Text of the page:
A major ongoing puzzle that many working professionals try to solve on a daily basis is work-life balance. It seems that most people struggle to achieve work-life balance due to the nature of their careers. Whether you are a doctor, lawyer, teacher or working in the sports and entertainment industry (like myself), it’s an ongoing battle. People push themselves to be successful but sacrifice their health and well-being, personal time with their families and even their own sanity to get there. Granted, these people may be successful in the workplace… but are they really happy?
Said Arianna Huffington, founder of the Huffington Post, “There’s this illusion that burnout and sleep deprivation is the way to success.” In our society, a mentality of working yourself into the ground so you can be successful in your career has emerged, but at what cost?
I caught a glimpse of this in college. As a freshman at UMass, I attended the Sport Management Awards Banquet as a scholarship recipient. The banquet was held at the National Basketball Hall of Fame in Springfield, MA. The first part of the event included a networking hour, followed by dinner and then the awards. Besides the exquisite chocolate lava cake, I vividly remember seeing one alum being honored for his career achievements and successes. This man was humbled to receive the award and, during his acceptance speech, thanked his mentors who had helped him along the way.
As his speech went on, it started to get personal. He thanked his wife and his family for putting up with all of his traveling and working late. He then went on to apologize to them for not being there all the time and missing out on his kids’ lives. He got so emotional that he actually began to cry. At not even 20 years old, I sat there in the audience thinking, “Is this going to be me one day?” Before my eyes, this grown man is crying because he wasn’t there for his kids and missed out on a good portion of their lives. I didn’t even have a family of my own and this was already hitting me. What did I sign up for?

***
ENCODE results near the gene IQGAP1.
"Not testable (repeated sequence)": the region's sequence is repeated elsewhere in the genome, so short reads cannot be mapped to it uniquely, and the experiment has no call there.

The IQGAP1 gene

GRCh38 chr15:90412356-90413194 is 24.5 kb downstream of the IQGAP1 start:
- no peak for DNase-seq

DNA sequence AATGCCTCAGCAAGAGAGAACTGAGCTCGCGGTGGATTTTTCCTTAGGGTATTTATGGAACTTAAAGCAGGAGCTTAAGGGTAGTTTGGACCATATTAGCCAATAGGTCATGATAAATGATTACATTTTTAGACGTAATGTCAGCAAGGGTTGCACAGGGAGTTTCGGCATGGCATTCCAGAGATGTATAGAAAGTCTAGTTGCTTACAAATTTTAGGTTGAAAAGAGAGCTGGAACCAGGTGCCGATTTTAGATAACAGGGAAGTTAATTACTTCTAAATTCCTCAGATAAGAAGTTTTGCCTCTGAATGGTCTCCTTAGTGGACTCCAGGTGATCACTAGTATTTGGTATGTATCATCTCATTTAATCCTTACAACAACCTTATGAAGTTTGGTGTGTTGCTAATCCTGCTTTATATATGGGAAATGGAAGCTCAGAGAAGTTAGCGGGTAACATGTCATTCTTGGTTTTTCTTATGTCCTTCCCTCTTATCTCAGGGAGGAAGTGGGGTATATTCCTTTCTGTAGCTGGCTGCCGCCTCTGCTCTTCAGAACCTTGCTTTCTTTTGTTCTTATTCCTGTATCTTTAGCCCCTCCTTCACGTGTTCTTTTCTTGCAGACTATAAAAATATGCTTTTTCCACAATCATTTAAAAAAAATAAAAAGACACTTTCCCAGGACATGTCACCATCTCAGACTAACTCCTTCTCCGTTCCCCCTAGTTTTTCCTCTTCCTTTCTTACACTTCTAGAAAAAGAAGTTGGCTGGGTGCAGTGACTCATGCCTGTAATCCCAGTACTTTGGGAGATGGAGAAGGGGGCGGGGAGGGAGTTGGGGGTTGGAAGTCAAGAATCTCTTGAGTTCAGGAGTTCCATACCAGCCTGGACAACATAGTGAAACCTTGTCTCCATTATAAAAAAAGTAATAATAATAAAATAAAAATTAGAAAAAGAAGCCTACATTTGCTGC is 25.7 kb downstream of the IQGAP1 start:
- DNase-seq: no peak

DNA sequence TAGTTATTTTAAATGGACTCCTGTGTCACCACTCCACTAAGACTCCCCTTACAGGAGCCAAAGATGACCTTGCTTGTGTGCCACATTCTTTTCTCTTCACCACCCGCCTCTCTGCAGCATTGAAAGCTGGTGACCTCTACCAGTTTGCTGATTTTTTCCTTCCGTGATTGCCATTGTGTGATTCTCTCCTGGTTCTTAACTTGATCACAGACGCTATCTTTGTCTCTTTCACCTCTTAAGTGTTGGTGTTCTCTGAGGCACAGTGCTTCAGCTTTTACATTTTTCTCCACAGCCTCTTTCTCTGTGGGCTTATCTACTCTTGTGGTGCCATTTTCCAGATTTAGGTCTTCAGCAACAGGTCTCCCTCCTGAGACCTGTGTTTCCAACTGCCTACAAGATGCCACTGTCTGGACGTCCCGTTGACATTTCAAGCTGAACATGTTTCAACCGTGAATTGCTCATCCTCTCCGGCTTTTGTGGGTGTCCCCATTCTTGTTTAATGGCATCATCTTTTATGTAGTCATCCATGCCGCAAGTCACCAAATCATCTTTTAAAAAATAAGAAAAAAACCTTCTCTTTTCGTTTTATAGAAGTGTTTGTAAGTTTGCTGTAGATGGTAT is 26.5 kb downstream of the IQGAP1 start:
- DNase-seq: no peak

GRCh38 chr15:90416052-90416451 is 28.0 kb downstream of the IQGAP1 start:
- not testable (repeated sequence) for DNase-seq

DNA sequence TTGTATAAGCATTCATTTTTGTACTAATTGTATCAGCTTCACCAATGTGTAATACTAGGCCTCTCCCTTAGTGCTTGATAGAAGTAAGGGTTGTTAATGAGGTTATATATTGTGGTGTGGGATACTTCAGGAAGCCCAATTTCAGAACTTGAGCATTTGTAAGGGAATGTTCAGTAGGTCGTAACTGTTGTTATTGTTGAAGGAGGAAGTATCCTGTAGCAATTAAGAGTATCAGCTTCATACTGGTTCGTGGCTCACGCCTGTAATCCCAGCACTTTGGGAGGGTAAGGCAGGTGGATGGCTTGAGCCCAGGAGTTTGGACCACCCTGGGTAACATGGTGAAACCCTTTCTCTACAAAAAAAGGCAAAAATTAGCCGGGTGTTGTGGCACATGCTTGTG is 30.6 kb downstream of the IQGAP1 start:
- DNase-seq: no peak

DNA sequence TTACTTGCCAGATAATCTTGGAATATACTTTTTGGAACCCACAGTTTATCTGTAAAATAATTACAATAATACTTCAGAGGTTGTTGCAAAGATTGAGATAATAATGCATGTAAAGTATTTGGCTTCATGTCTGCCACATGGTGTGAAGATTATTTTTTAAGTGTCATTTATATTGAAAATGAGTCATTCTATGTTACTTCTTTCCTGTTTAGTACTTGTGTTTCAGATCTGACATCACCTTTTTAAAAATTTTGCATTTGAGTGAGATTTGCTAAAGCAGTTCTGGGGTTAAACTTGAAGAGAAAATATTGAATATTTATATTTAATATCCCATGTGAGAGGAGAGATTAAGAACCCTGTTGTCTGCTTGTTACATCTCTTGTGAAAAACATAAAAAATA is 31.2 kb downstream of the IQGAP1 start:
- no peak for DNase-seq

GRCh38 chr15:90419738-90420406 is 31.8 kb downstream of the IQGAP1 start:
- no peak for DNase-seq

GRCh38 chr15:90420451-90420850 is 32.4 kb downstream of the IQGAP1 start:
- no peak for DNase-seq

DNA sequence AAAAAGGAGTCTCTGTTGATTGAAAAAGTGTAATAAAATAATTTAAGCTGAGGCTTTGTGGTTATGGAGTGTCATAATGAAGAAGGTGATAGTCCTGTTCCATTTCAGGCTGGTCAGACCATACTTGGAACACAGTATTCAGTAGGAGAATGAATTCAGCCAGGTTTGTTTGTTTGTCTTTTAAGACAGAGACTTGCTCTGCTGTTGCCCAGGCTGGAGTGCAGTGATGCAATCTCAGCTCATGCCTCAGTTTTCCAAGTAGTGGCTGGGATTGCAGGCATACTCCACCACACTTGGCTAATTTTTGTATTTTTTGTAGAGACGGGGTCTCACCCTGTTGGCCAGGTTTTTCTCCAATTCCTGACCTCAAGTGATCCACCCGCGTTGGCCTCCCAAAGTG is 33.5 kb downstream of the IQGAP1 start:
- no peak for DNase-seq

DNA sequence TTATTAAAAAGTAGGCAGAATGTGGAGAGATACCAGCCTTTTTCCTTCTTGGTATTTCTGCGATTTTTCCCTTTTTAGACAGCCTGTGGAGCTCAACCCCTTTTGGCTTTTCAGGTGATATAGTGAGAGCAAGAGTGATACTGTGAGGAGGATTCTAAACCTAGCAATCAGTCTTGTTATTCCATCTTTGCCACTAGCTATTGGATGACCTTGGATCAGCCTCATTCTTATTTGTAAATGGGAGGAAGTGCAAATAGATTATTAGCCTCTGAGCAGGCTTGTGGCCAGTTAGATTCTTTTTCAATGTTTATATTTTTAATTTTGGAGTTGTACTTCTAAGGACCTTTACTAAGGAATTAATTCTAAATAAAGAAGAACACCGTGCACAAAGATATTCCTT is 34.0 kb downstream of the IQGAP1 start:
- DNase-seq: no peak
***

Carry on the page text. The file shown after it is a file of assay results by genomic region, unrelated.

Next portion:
As I went on in my college career, I came to realize what this guy was talking about. I found myself doing unpaid internships and having to work two jobs every summer, and got used to working weekends, holidays, and not seeing my family. I turned myself into a machine. Pulling all-nighters meant I had the entire night to do work, instead of wasting time doing the things that everyone else was doing… like sleeping. Being super busy made me a master of managing my time, but I was missing out some extremely important things like, say, eating, sleeping and having a social life.
It wasn’t until recently that I decided to face the facts, stop the madness, and buy in to Huffington’s philosophy that “Empowering yourself and putting yourself in the center isn’t being selfish, it’s being wise.” If you find yourself being swallowed by your work, don’t be afraid to hit the off button. Stop worrying – it doesn’t solve anything and just causes stress. Take time for yourself, exercise, take up a hobby… Do the things that make you happy. Life is too short for you not to prioritize your own happiness and values.